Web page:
As they are on my shopping list I have done some research. Let me know if I can answer any questions

Geoff

Edit: I just noticed that you are is Aus so maybe I'm not that interested after all - still willing to answer questions though.

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Old 01-03-2013, 21:59   #4
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Re: Moody 425

Thanks for the information gents.
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Old 01-03-2013, 23:16   #5
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Re: Moody 425

We just bought a 425 in Greece. From everything I can gather its very good value for the money. Ours was in wonderful condition. Looking at the PHRF numbers which are right at 102 that suggests its quite quick for a cruising boat when you consider the Cal 40 rates 120, the Beneteau 44 cc rates 126 and one of my favorite cruisers the Peterson 44 rates 114.
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Old 02-03-2013, 00:02   #6
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Re: Moody 425

Thanks. The one I've been looking at in the net is originally from Scandinavia. It has done a lot of cruising and the interior reflects that. Looks like it has been worked faily hard. They want US $140,000 for it.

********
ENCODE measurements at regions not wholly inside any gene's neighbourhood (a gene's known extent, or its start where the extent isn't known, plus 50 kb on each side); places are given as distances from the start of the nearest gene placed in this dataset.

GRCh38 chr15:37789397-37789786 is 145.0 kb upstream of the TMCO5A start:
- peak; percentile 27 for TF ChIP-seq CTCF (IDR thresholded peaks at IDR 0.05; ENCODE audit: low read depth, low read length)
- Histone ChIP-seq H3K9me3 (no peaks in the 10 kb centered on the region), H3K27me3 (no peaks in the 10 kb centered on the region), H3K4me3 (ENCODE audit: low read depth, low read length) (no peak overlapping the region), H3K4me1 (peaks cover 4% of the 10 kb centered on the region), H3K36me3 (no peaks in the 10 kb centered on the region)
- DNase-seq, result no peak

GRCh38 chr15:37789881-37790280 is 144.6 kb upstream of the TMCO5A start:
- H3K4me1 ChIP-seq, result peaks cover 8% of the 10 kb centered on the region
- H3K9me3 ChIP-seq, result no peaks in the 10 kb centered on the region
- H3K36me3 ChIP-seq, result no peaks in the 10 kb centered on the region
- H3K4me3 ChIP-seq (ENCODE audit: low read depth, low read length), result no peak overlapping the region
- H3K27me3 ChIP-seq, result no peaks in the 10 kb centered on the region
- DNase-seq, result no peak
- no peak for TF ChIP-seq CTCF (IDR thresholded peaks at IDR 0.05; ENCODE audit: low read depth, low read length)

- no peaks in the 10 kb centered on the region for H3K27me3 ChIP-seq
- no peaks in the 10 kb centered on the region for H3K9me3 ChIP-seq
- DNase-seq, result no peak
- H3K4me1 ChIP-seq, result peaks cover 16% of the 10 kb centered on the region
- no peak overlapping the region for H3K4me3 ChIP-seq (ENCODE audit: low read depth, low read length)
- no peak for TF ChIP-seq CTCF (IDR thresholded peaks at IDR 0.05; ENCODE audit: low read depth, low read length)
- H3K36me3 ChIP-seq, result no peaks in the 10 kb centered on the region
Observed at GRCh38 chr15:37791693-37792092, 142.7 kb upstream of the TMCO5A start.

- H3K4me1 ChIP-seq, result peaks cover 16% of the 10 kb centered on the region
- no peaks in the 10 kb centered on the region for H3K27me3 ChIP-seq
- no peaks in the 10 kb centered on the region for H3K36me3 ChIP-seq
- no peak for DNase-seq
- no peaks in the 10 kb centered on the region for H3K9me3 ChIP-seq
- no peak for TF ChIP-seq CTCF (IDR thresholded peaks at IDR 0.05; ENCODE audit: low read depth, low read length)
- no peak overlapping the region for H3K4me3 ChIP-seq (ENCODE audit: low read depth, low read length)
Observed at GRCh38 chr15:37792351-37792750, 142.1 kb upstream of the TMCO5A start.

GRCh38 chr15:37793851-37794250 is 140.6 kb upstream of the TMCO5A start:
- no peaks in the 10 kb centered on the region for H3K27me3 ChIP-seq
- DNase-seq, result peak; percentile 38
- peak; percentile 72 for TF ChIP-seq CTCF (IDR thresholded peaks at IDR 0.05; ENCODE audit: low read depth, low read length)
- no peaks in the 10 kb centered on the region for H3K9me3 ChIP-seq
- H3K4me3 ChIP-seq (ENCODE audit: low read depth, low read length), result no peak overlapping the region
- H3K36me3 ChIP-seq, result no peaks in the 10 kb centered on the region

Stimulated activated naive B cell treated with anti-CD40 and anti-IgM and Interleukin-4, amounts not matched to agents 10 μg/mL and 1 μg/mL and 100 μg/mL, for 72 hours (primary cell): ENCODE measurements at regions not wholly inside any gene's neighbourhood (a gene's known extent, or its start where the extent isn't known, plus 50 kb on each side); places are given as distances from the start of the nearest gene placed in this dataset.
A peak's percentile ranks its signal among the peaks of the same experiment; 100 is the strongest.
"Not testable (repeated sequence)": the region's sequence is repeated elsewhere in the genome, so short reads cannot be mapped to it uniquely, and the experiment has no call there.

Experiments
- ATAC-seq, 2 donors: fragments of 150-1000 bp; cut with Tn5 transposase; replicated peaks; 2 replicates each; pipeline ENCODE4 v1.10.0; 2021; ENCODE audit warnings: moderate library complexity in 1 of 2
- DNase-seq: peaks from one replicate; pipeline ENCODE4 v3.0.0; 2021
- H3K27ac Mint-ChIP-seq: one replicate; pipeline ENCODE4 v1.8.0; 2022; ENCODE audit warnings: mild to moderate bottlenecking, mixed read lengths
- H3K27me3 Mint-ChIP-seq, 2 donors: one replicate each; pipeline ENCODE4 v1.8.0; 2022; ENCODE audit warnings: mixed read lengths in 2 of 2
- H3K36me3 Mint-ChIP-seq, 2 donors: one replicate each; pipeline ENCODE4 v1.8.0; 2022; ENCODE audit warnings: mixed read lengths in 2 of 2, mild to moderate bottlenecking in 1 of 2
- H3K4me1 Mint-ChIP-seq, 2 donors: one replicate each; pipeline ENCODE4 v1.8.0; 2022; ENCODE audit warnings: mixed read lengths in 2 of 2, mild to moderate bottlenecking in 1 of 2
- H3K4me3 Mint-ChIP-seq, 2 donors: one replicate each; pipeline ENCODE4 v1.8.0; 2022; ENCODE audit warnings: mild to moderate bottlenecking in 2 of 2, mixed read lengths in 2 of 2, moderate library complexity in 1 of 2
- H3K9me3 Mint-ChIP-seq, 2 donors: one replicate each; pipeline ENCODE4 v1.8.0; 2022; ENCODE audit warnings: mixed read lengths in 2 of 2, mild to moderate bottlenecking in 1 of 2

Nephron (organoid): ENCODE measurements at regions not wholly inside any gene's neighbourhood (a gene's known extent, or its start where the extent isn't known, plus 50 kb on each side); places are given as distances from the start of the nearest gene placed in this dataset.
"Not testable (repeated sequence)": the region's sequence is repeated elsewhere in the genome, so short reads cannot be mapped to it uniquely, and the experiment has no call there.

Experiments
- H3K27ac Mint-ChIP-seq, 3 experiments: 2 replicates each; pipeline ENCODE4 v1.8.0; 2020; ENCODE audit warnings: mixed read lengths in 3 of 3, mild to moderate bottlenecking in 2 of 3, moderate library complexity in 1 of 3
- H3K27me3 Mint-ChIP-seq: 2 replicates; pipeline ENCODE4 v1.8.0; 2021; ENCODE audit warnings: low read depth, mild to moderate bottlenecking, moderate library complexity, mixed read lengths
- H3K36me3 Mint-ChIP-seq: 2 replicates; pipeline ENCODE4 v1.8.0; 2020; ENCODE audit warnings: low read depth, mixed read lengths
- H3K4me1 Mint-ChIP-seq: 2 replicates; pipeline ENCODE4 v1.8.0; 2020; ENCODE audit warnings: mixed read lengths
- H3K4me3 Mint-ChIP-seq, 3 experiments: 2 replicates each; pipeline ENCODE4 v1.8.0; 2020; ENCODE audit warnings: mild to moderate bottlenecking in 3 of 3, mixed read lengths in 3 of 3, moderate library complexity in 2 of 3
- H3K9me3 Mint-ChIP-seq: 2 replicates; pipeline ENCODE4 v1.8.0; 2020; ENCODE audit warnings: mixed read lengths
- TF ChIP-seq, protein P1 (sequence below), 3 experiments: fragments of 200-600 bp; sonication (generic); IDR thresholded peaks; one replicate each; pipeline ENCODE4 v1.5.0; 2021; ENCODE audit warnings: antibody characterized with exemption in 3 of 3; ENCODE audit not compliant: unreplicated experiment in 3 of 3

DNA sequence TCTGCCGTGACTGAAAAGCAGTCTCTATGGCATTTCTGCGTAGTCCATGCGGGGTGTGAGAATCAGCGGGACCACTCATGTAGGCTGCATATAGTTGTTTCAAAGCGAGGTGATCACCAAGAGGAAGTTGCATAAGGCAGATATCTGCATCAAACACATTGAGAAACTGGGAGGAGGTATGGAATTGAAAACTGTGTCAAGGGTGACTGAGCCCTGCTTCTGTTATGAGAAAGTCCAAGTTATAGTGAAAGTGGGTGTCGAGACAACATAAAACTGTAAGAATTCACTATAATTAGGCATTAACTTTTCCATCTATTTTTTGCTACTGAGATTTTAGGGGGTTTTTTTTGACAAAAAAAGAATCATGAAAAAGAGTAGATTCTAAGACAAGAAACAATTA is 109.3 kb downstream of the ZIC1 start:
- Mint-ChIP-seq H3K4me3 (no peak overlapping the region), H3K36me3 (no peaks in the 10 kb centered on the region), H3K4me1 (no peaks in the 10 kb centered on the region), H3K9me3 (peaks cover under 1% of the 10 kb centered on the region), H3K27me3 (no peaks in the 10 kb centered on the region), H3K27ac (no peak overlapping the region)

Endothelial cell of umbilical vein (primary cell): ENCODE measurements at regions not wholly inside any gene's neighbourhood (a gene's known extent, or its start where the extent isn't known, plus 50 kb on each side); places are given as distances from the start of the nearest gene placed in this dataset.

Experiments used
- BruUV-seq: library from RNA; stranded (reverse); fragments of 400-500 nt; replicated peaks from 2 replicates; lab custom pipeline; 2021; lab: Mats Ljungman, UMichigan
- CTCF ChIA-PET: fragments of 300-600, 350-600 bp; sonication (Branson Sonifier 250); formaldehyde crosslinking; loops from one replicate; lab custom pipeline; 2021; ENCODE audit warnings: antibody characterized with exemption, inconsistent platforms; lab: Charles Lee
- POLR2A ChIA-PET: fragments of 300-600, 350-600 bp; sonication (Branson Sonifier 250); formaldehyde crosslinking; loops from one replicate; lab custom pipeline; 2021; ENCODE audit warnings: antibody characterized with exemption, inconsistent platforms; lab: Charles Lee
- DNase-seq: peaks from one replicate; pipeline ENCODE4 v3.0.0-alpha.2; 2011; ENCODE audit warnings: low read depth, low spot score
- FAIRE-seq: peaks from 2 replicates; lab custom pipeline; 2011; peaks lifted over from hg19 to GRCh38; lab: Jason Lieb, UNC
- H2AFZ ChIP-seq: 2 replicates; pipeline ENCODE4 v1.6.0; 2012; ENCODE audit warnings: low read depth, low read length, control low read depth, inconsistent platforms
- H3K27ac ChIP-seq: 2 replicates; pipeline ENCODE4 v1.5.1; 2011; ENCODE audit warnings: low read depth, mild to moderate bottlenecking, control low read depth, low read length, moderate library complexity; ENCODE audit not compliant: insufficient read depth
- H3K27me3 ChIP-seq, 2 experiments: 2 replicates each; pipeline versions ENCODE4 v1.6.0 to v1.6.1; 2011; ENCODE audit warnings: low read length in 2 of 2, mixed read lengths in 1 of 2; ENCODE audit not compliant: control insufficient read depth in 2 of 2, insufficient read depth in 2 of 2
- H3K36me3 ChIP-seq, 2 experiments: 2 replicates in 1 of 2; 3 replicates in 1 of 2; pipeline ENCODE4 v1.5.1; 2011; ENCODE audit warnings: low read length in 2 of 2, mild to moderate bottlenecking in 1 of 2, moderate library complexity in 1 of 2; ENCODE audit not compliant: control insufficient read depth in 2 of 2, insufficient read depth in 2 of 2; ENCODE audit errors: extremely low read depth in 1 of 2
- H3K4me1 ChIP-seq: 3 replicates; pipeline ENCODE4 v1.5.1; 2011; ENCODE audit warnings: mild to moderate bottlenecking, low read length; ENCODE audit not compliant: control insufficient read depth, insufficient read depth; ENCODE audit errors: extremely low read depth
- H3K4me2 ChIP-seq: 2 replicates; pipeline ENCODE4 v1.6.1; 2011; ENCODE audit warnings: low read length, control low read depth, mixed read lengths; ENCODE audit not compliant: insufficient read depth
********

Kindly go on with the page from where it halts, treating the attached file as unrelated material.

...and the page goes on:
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Old 02-03-2013, 00:03   #7
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Re: Moody 425

Those rating numbers suggest they will nip along.
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Old 02-03-2013, 09:27   #8
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Re: Moody 425

If the boat has been ridden hard and put away wet that price is too high. Mine is very well equipped and was well looked after. It had been outfitted for offshore use in the last couple of years but had been only day sailed. The interior is in very nice shape. The original diesel is still there but only has about 1900 hours since new and has been well looked after. These boats have a very strong following in Europe with a few sprinkled around other parts the world. My advice is to expect to pay around $120,000 US funds for a real nice 425 and less of course depending on condition. The earlier models, the 422 and the 419 are sold for less. Clean 422's can be bought around a $100,000 and 419's all the way down to $50,000 but they would be needing work.